In this short video, Mr Basil Fernando explains the preparation for updating of the Asian Charter for Human Rights – A People’s Charter which was launched in Gwangju, South Korea in May 1998. This Video explains the purpose for which this Charter was adopted, the process of consultations which led to the drafting of the Charter, the consultations held in preparation of the drafting and the final adoption. The Asian Charter was launched as a joint effort of the Asian Human Rights Commission a Regional organisation based in Hong Kong and the May 18 Memorial Foundation based in Gwangju, South Korea. WATCH THE VIDEO HERE
Two women from a farming village, about 100 kilometres from Colombo, were raped within one year by a judge presiding over cases which involved their husbands as accused parties. Seeking justice, the women approached the National Judicial Services Commission, the BAR Association, and the President of the country. The authorities, instead of helping the victims, converge to silence them. An editor of a leading alternative newspaper publishes the story of one of the women. He continues to follow up the incident and publishes a series of articles exposing the judge’s misdeed. Despite repeated public exposure and complaints, the Magistrate is neither charged for the crime nor investigated. The film portrays […]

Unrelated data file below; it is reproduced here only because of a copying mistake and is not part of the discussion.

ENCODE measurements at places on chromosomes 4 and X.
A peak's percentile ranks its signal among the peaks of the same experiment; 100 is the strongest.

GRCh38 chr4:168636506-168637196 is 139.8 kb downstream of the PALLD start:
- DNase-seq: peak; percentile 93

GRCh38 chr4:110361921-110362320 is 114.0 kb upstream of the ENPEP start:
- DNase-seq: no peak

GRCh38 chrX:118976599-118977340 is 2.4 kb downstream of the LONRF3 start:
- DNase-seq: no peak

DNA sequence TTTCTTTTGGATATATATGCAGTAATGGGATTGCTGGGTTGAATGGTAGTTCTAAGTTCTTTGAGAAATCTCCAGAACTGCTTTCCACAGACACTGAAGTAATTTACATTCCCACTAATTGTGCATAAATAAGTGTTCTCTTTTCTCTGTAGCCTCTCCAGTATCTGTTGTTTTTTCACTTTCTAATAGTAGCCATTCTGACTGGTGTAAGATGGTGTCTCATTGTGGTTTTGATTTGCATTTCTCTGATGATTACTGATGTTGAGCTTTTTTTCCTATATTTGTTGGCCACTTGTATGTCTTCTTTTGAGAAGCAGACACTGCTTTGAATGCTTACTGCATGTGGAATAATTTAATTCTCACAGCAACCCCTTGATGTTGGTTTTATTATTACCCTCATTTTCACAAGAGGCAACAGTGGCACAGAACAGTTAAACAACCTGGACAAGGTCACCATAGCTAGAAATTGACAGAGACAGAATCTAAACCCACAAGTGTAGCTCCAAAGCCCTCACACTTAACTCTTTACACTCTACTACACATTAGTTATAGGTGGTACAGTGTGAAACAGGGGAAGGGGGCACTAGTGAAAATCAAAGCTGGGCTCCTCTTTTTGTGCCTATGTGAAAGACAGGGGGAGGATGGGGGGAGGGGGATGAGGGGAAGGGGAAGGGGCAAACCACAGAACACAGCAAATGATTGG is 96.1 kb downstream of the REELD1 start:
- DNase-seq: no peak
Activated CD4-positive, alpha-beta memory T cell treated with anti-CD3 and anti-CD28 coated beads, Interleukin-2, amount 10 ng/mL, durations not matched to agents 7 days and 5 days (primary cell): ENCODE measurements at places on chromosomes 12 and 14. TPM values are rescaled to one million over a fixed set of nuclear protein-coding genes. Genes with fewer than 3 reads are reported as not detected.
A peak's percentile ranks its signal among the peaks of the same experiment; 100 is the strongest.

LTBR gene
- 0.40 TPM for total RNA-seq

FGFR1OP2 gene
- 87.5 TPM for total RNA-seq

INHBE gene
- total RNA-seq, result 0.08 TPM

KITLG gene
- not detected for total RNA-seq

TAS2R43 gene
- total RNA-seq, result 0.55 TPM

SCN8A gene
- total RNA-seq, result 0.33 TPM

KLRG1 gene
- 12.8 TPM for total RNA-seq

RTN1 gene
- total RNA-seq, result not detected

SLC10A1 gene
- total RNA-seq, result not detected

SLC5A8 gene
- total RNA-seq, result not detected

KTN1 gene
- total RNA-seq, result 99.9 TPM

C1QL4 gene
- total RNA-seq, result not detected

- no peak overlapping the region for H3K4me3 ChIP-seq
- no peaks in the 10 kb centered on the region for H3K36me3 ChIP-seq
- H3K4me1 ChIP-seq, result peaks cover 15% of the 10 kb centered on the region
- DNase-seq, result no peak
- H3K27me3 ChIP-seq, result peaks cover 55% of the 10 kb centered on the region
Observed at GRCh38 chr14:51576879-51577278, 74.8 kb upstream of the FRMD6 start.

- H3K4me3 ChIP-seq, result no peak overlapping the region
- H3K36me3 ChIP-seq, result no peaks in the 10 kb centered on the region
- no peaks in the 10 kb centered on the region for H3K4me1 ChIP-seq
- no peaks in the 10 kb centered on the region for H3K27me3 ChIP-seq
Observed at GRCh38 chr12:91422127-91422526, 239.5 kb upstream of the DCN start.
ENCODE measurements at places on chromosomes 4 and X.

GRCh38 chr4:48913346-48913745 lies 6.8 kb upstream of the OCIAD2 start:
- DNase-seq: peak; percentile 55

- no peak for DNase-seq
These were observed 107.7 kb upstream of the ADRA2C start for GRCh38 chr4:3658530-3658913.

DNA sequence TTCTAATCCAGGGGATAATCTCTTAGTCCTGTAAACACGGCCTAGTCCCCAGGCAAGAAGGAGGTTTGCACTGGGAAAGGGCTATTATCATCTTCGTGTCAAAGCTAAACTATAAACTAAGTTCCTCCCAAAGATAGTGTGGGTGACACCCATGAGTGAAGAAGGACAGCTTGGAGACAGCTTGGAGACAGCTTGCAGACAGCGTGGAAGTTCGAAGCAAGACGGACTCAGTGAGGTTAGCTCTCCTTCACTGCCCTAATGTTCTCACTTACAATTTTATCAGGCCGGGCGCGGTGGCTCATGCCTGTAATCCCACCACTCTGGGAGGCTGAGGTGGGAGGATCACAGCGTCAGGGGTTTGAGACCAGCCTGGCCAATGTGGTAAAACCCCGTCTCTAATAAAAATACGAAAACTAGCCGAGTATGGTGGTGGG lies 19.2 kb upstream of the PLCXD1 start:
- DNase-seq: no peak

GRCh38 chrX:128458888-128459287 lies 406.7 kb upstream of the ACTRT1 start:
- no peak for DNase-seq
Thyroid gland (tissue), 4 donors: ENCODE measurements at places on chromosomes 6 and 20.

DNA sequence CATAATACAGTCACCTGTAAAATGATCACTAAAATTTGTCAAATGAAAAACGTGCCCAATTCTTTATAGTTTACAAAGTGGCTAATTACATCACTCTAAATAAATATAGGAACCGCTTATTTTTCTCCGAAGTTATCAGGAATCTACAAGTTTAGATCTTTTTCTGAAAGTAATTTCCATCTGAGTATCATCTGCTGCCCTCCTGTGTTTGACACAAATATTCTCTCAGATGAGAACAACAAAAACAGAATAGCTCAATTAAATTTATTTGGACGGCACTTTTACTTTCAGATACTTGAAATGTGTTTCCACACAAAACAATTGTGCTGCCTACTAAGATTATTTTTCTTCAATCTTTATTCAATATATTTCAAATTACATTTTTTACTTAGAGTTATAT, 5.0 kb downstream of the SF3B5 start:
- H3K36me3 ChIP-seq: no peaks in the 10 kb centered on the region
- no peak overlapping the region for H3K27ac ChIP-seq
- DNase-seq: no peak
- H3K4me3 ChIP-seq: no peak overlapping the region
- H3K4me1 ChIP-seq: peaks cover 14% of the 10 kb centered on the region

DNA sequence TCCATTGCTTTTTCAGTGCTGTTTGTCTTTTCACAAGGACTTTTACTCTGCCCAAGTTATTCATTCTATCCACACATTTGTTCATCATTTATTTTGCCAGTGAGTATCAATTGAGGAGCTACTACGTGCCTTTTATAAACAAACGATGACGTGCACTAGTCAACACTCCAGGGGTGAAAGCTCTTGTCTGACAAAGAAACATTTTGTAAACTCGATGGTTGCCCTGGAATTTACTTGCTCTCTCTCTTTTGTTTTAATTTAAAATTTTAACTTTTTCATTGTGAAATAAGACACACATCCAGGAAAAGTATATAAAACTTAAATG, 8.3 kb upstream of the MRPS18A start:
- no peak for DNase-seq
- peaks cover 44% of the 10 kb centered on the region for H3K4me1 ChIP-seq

Since the promulgation of the Convention against Torture and Other Cruel, Inhuman or Degrading Treatment or Punishment, out of 48 Asian states, 40 states have ratified/acceded to the CAT, whereas 8 states, including countries like India, have refused to ratify the convention. Despite large number of states having ratified the CAT, the practice of torture continues in Asia. In fact, there is an increase in the number of cases reported from the region, particularly within the states where the Asian Legal Resource Centre (ALRC) and its partners work.
Human rights defenders across the world today have to overcome restrictive and challenging circumstances to undertake their mandate. These challenges could be broadly classified into three categories. They are: (i) restrictions imposed through statutes or regulatory processes; (ii) false accusations and fabricated cases registered by the state against HRDs and their organisations; and (iii) threats presented against HRDs by non-state actors, including fundamentalist religious forces.
The Asian Legal Resource Centre along with its partners wishes to inform you about the Parallel Event that will be organised at Palais des Nations, coiciding with the 31st UN Human Rights Coincil. A detailed paper about the event is available here.
The purpose of screening the documentary at the UN is to encourage women across the world facing similar situations to find means to recover from trauma, to build a solidarity network of women survivors to work towards ending such violence, and to encourage them to seek legitimate justice processes to redress grievances, as the EEVFAM has sought to do in India.